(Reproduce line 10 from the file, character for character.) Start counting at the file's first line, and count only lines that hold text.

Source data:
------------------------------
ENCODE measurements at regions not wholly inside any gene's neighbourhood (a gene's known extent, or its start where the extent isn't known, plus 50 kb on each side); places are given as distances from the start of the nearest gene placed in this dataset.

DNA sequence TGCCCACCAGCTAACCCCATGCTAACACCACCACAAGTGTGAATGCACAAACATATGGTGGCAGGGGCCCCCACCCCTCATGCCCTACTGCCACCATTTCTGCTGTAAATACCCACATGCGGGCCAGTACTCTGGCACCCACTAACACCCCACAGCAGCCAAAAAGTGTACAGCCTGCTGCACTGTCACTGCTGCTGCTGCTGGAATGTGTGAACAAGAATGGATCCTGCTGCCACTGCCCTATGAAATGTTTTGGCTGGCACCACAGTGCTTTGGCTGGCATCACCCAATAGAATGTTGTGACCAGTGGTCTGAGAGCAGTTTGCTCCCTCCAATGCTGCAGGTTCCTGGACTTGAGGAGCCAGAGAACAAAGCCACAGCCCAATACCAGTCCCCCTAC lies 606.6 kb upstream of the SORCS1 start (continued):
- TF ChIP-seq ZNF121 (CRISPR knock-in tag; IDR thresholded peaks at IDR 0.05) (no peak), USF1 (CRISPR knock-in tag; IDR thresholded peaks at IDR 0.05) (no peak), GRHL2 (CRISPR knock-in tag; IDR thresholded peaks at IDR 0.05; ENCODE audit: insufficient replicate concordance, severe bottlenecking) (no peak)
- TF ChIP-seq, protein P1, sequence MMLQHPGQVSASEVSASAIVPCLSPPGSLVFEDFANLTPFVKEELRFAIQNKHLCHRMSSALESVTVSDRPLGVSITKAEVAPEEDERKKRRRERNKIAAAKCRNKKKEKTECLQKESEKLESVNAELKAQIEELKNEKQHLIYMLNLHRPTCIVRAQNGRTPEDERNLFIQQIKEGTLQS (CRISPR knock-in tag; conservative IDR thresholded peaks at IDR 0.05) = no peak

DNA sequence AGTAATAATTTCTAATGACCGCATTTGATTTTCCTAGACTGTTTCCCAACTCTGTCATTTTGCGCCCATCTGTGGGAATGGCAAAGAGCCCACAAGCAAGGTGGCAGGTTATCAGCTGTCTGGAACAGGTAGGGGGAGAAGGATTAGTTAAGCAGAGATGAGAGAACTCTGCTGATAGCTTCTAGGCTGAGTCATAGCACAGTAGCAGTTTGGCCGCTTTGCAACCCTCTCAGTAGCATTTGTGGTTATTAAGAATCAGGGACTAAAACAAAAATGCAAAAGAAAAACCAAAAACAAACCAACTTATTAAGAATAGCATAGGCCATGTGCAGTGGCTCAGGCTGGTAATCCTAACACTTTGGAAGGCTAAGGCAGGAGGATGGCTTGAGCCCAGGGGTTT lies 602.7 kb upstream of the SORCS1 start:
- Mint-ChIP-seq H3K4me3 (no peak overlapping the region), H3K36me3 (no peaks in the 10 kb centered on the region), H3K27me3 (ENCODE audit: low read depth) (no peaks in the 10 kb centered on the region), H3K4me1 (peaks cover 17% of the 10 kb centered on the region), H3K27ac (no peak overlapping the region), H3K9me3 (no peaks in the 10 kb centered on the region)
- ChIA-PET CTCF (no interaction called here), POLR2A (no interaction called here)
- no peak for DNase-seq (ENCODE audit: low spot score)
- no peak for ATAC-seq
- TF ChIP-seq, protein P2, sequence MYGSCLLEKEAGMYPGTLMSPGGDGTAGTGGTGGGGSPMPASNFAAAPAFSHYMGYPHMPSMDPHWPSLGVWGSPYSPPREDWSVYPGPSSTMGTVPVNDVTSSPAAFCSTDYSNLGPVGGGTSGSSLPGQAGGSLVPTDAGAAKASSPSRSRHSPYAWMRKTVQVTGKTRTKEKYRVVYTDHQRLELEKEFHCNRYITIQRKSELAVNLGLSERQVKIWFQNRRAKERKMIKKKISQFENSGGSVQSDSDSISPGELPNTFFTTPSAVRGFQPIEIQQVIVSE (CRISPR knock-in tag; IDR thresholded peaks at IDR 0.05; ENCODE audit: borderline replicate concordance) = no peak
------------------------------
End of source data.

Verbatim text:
- TF ChIP-seq, protein P2, sequence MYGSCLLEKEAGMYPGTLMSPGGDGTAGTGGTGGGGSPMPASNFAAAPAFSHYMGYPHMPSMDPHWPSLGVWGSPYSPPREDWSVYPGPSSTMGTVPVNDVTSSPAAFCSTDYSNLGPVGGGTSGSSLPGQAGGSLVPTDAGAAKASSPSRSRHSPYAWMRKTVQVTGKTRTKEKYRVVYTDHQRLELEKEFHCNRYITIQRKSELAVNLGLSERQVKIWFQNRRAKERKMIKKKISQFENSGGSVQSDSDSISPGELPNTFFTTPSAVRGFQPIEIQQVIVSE (CRISPR knock-in tag; IDR thresholded peaks at IDR 0.05; ENCODE audit: borderline replicate concordance) = no peak